Opera preview: Classic compositions resonate in expanded Upper Valley scene

  • Director Jennifer Williams, left, works on staging a scene of “Cosi fan tutte” with Charlie Calotta, singing as Ferrando, and Greer Lyle, as Fiordiligi, as pianist Noriko Yasuda waits at left, at Our Savior Lutheran Church in Hanover, N.H., on Wednesday, July 6, 2022. The company will perform the opera at Blow-Me-Down Farm in Cornish, N.H., on July 21 and 23. (Valley News - James M. Patterson) Copyright Valley News. May not be reprinted or used online without permission. Send requests to permission@vnews.com. Valley News — James M. Patterson

  • Nicholas Skotzko follows along in the book of “Cosi fan tutte” during Opera North's rehearsal of the opera at Our Savior Lutheran Church in Hanover, N.H., on Wednesday, July 6, 2022. Skotzko sings the part of Don Alfonso. (Valley News - James M. Patterson) Copyright Valley News. May not be reprinted or used online without permission. Send requests to permission@vnews.com. James M. Patterson

  • Opera North Artistic Director Louis Burkot conducts during a rehearsal of “Cosi fan tutte” at Our Savior Lutheran Church in Hanover, N.H., on Wednesday, July 6, 2022. The company will perform the opera at Blow-Me-Down Farm in Cornish, N.H., on July 21 and 23. (Valley News - James M. Patterson) Copyright Valley News. May not be reprinted or used online without permission. Send requests to permission@vnews.com. Valley News — James M. Patterson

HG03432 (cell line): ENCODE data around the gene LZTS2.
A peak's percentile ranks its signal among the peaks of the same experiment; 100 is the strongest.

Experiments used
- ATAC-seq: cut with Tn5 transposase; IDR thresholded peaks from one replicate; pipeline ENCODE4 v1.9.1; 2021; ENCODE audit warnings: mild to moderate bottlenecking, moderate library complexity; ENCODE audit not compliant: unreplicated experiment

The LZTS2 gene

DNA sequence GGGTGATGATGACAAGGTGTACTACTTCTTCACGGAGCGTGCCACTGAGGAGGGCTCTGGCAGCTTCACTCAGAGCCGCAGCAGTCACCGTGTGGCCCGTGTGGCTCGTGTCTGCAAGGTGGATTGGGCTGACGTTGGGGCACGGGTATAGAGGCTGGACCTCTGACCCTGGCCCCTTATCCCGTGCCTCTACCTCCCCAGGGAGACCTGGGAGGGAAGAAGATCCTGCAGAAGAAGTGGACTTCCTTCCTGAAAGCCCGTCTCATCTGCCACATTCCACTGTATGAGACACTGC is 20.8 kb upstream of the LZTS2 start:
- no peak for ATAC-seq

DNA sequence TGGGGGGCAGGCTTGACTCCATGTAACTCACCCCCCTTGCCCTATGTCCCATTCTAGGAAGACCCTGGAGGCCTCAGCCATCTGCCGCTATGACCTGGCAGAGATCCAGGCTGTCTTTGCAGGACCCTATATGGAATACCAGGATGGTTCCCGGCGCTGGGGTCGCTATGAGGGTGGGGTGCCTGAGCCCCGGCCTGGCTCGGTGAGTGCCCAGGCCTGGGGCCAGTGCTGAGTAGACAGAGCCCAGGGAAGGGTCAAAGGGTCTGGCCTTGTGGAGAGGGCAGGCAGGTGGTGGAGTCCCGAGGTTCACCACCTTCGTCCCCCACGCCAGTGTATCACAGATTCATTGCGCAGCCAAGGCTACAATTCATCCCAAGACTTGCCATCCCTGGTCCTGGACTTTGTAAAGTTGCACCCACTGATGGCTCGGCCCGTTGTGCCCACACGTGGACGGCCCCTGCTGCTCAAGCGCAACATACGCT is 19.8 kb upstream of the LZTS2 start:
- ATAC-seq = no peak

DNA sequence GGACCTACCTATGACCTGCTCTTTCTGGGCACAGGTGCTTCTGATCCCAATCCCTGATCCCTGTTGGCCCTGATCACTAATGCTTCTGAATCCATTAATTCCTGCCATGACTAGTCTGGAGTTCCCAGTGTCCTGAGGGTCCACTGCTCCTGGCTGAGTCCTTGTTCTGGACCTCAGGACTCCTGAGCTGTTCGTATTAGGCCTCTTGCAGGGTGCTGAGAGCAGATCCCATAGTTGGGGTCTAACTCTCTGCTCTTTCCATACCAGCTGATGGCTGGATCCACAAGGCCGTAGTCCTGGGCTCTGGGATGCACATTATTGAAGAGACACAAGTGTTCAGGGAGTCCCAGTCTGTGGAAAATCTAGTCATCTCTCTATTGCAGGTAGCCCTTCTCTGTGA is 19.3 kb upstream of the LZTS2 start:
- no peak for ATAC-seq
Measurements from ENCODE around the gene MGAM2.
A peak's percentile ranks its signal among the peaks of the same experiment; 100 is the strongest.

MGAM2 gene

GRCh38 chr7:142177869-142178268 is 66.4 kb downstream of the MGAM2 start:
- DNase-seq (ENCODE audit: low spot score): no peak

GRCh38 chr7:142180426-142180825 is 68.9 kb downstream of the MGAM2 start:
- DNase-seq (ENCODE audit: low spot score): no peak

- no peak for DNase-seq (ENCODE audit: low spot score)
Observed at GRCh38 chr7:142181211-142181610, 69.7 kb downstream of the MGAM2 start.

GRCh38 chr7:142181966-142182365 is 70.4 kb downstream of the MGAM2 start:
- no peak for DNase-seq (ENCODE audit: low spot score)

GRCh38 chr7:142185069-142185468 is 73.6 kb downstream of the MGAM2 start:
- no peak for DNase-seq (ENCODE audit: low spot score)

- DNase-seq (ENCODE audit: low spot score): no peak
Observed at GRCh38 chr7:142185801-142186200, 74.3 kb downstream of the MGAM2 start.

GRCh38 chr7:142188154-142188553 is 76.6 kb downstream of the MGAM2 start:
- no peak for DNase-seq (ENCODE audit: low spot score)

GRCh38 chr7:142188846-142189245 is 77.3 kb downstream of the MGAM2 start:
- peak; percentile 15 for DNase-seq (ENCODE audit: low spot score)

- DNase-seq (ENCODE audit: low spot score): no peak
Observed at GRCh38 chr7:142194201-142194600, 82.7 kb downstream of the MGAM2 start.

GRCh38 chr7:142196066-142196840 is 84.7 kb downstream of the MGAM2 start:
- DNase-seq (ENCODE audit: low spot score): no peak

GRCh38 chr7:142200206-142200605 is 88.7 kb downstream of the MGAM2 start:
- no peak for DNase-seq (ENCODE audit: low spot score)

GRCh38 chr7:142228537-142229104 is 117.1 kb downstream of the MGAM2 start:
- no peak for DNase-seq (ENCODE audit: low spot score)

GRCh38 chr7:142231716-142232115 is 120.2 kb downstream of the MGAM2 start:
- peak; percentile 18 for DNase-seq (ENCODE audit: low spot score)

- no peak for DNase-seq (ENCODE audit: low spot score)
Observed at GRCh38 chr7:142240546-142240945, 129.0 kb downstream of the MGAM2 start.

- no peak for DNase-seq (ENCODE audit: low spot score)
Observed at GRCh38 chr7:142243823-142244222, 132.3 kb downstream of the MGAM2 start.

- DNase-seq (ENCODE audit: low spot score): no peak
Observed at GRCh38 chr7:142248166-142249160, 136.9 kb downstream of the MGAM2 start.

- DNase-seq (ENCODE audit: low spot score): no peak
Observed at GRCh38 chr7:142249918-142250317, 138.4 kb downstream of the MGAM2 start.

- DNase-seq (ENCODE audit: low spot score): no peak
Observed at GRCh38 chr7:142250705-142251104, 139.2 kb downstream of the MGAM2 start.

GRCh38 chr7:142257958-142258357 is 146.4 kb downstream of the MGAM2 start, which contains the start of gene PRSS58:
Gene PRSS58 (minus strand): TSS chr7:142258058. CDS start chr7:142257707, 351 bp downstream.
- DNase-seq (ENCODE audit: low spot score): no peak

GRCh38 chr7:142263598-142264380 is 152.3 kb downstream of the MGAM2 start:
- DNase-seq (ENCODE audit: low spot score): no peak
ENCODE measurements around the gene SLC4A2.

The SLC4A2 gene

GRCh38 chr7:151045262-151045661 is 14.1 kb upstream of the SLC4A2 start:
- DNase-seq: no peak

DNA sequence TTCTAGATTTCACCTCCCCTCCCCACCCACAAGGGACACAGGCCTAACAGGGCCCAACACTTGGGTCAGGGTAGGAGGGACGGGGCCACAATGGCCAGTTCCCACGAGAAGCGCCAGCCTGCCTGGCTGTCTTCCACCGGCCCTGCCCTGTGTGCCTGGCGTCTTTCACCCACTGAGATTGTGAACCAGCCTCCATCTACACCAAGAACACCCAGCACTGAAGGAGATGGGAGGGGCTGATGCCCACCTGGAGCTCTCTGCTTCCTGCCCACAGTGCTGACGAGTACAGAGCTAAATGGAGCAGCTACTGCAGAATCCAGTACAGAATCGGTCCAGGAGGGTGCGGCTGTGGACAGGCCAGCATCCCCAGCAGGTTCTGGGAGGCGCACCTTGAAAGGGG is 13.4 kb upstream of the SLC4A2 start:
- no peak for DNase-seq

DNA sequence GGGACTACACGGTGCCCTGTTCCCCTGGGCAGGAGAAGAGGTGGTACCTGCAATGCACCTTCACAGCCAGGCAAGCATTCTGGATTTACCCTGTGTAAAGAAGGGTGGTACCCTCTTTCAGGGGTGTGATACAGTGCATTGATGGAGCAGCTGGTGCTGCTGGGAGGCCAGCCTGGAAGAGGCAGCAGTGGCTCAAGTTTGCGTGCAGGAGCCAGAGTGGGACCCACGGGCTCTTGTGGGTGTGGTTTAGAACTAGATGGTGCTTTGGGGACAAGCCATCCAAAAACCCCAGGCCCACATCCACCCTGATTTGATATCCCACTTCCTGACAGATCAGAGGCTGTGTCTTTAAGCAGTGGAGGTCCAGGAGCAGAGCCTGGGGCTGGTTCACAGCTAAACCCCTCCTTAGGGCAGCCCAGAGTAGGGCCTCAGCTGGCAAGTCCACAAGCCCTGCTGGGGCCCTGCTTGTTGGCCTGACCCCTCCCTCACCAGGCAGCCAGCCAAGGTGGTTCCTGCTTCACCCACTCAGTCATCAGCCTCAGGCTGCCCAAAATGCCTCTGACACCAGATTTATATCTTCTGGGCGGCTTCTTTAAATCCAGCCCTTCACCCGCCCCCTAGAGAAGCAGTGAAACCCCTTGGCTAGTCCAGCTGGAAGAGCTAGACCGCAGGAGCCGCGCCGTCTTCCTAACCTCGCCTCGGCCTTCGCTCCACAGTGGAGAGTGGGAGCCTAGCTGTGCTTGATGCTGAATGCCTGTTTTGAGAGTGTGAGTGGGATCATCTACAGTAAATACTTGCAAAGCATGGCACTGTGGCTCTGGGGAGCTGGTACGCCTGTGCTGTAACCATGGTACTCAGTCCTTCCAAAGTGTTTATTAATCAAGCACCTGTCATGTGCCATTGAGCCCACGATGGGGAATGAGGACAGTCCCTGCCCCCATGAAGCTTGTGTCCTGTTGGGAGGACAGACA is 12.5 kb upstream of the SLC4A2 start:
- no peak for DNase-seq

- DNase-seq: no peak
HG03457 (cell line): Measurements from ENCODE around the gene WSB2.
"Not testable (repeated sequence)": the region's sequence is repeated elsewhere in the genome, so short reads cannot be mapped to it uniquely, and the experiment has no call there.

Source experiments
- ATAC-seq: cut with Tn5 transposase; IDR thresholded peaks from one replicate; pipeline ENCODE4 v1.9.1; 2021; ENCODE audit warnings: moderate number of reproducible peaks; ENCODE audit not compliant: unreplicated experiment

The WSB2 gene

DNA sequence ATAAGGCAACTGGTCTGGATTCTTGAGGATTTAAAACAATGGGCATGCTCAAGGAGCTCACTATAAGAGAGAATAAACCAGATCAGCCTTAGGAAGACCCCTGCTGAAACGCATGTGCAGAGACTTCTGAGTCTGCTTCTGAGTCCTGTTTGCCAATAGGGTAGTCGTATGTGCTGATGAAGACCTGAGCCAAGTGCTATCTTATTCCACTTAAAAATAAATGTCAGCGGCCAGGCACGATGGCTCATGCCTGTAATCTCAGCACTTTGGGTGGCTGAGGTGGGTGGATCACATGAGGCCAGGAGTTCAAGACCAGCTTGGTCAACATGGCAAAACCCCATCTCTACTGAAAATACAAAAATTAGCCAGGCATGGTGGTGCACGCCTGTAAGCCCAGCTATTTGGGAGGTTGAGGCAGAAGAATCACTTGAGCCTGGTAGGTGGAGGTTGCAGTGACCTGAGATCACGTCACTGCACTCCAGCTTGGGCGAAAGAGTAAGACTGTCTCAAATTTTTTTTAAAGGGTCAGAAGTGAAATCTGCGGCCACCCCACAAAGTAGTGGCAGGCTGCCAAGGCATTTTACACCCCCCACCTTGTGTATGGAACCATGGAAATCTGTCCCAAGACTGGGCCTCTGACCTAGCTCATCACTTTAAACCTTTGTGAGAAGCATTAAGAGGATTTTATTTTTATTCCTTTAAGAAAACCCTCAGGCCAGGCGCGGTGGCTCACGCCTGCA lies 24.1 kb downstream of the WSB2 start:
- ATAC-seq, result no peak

• Cloe SanAntonio, left, Greer Lyle, middle, and Anna McMahon, right, sing through a scene of “Cosi fan tutte” during a break from Opera North's rehearsal at Our Savior Lutheran Church in Hanover, N.H., on Wednesday, July 6, 2022. Their roles are Dorabella, Fiordiligi, and Despina, respectively.(Valley News - James M. Patterson) Copyright Valley News. May not be reprinted or used online without permission. Send requests to permission@vnews.com. James M. Patterson

Valley News Staff Writer
Published: 7/20/2022 11:42:36 PM
Modified: 7/22/2022 2:13:03 PM

Two opera companies open performances this week, and both are looking at their origins.

Celebrating its 40th anniversary, Opera North opens a production of Cosi Fan Tutte, the Mozart opera that was the first full opera the company produced in 1984. Performances begin Thursday night at Blow-Me-Down Farm in Cornish.

And on Saturday in New London, a new opera company, Berlin Wagner Group, performs an introduction to Wagner’s Ring cycle. Founded in Germany in 2017, the Berlin Wagner Group is helping singers grow into Wagnerian roles while also introducing the opera great’s work to new audiences in New England, where the group’s founders are from.

The work of both opera companies are a sign that the arts continue to expand in the Upper Valley and that there appears to be room for expansion into areas that haven’t been attempted before.